My granddaughter and I counted 65 toads in the water along our pond’s dike this morning, mostly pairs in amplectus. We guessed that we’d missed quite a few that were hidden in the overhanging herbage, so maybe 100 toads in all. They make quite a chorus!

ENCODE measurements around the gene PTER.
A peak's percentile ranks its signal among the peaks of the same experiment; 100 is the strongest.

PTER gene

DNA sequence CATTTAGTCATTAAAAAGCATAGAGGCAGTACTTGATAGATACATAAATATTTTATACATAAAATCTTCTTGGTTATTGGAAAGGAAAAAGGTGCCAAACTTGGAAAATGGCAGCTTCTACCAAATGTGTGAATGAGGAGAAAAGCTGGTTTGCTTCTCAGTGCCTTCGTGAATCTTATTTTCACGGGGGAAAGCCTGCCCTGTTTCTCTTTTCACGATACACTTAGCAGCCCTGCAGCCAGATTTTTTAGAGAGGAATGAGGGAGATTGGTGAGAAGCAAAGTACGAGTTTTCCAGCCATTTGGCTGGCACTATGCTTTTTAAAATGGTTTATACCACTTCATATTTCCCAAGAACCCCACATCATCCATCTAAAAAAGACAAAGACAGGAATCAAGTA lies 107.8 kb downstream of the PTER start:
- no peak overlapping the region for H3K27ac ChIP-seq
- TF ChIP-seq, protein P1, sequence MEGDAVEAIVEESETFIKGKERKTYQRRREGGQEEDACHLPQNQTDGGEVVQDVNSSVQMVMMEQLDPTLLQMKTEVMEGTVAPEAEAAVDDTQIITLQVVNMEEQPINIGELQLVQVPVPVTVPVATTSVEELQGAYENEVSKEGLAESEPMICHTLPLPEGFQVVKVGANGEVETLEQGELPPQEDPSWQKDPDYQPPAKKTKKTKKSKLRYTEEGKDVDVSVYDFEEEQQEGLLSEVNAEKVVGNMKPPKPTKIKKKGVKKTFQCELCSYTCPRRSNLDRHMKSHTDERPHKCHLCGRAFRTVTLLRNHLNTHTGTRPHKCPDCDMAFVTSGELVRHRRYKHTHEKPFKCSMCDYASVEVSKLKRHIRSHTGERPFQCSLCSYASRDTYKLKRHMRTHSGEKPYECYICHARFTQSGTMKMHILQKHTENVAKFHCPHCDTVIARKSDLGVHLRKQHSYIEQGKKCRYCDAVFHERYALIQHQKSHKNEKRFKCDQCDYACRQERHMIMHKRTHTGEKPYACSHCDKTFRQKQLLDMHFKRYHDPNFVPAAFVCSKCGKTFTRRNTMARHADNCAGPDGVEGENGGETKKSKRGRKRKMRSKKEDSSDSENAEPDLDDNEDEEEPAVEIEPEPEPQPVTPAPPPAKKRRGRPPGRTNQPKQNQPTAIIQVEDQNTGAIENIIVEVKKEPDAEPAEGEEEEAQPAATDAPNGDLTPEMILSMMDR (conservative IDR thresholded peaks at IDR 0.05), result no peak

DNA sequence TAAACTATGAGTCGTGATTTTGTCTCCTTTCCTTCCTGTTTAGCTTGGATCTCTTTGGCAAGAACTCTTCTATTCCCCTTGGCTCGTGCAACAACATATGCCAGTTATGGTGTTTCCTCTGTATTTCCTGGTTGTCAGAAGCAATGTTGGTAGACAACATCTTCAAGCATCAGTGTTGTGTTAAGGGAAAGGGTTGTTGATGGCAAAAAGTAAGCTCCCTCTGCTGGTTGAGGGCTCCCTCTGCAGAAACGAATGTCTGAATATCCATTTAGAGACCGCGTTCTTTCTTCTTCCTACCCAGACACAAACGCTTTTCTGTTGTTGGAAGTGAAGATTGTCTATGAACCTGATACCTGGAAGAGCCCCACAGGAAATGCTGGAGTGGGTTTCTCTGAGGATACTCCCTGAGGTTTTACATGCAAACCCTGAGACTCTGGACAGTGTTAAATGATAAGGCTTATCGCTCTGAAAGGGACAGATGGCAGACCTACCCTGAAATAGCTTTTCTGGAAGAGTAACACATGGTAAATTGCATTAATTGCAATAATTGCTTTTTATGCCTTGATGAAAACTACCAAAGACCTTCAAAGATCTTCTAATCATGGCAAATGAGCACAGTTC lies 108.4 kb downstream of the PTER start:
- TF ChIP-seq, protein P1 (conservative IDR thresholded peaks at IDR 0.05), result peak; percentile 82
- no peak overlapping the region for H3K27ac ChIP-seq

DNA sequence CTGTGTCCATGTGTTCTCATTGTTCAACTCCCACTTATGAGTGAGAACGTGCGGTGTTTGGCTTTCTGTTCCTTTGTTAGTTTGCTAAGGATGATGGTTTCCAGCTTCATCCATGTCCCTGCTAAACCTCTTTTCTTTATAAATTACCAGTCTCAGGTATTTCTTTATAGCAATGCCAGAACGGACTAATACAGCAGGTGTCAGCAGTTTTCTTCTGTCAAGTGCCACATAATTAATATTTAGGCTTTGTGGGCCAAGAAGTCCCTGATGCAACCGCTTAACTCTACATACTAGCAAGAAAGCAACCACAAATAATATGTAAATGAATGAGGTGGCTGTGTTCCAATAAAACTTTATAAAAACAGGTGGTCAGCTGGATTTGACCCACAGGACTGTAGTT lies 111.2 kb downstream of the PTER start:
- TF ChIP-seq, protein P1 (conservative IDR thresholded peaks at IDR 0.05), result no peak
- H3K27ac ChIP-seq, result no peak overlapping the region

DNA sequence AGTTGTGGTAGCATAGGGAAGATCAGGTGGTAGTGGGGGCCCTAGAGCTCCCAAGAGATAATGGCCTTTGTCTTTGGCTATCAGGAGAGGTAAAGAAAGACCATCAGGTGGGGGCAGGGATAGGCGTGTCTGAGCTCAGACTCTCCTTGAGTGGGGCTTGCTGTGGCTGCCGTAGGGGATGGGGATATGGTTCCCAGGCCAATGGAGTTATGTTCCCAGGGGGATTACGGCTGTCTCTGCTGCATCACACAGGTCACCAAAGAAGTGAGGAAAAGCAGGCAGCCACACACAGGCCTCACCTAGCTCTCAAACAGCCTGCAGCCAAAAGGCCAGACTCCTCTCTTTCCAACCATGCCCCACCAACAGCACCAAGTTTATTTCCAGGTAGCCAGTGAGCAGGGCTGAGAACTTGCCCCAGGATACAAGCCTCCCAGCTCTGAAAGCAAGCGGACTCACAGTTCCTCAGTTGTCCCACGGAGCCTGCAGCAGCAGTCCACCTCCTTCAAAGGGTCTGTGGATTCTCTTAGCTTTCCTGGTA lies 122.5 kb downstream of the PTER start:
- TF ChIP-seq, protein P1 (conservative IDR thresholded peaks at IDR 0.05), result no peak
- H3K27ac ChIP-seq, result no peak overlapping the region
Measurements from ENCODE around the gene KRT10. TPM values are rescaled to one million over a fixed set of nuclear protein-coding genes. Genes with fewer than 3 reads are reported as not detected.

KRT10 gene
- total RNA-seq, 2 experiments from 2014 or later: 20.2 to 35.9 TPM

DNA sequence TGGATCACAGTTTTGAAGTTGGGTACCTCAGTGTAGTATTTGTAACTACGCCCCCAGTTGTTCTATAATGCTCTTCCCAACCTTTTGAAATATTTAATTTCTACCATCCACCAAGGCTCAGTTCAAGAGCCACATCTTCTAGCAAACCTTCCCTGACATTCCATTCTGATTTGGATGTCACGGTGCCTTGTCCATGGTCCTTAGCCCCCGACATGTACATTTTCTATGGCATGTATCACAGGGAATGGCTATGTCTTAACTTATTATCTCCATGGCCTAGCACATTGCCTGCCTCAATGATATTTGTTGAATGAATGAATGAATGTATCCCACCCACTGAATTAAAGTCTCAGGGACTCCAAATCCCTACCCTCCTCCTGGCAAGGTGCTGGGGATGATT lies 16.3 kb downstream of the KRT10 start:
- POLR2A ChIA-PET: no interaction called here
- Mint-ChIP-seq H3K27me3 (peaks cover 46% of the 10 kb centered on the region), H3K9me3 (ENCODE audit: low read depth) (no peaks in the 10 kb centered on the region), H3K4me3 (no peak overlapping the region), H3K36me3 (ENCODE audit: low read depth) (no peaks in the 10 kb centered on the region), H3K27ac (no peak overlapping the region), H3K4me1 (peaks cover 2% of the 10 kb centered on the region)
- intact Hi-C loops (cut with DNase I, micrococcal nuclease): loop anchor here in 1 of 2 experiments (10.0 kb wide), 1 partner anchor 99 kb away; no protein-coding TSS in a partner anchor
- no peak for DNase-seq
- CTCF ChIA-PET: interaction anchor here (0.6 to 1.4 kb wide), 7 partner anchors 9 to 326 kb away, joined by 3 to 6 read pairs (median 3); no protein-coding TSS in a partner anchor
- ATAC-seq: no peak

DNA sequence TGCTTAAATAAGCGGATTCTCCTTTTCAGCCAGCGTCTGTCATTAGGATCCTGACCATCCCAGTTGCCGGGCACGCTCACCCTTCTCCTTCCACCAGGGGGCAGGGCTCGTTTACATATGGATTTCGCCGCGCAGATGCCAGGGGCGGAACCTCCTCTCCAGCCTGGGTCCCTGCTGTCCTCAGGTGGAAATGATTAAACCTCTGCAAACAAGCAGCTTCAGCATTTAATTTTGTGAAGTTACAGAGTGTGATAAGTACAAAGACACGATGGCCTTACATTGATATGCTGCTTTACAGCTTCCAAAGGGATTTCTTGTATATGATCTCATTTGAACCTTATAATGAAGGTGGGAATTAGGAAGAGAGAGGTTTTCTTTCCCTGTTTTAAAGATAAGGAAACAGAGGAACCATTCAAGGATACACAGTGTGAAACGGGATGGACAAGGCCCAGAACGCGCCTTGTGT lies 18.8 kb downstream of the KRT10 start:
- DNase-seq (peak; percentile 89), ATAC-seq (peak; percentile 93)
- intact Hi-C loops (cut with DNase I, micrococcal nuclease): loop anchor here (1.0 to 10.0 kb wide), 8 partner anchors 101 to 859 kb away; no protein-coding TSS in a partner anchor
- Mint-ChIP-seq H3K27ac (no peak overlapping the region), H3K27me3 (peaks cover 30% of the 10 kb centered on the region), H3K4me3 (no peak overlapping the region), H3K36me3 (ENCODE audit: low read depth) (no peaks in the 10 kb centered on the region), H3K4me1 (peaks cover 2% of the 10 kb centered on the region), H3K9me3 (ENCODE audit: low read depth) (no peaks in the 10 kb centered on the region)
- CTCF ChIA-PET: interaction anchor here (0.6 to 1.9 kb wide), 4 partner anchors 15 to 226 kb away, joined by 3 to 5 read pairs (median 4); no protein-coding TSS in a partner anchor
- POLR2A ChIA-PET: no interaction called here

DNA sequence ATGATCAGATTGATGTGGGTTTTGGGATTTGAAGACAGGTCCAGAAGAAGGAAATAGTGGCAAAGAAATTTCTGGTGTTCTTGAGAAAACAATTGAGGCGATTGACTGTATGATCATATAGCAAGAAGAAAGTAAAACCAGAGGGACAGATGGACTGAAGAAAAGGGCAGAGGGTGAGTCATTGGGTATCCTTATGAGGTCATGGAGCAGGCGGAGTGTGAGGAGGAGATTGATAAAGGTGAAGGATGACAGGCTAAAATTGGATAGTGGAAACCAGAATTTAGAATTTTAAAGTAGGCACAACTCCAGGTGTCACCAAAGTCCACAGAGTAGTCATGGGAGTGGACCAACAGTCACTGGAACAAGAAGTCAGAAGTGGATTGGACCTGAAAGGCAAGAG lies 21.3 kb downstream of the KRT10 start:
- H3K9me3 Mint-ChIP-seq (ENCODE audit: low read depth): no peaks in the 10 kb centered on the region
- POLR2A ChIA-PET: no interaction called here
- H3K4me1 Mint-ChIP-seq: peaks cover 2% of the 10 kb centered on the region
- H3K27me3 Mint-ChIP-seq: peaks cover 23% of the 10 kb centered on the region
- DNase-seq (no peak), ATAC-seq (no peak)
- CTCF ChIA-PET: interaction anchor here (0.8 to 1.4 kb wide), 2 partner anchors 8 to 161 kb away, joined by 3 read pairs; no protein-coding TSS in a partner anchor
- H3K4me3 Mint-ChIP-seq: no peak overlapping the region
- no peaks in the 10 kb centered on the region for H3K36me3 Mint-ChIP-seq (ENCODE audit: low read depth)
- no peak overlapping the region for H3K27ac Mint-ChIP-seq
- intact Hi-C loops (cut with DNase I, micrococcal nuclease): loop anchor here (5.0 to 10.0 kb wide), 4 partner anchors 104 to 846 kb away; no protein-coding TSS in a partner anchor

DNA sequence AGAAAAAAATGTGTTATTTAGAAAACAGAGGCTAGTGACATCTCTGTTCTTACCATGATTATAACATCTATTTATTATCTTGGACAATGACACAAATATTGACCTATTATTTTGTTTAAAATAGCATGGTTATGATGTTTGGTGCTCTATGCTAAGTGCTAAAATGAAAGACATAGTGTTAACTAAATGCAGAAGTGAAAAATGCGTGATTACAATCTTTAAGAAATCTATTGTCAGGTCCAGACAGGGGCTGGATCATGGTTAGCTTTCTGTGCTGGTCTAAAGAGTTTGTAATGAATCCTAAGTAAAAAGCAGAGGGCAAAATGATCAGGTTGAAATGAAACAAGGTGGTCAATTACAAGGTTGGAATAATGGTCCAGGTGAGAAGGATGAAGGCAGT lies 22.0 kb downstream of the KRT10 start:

This afternoon I was watching a Crow on the dike, and got a look at its method for catching toads. It landed a couple feet back from the water’s edge, and walked slowly through the grasses, brambles and dead stalks, right up to the edge. Then it reached down and plucked out a pair of clasping toads, a big female with a smaller male on top. Quickly the Crow hopped backwards with a wing lift, secured its grasp on the prey, and then flew back with the massive load about six feet into the mowed strip, where it could proceed to kill the two toads without risk of their escaping into the water. At that point I had to leave, but I returned half an hour later to see what might remain. In past years I would have found a corpse on its back with its belly torn open, and many more like it up and down the dike. This year the corpses are not there, but when I reached the location of the kill, there was a telling amount of blood on the grass. So this tradition of toad-killing at my pond has not ceased, it has only evolved a new wrinkle: now the Crows retire with the kill to some less-frequented location! -Geo Geo Kloppel Tupper Road West Danby -- Cayugabirds-L List Info: http://www.NortheastBirding.com/CayugabirdsWELCOME http://www.NortheastBirding.com/CayugabirdsRULES http://www.NortheastBirding.com/CayugabirdsSubscribeConfigurationLeave.htm ARCHIVES: 1) http://email@example.com/maillist.html 2) http://www.surfbirds.com/birdingmail/Group/Cayugabirds 3) http://birdingonthe.net/mailinglists/CAYU.html Please submit your observations to eBird: http://ebird.org/content/ebird/ --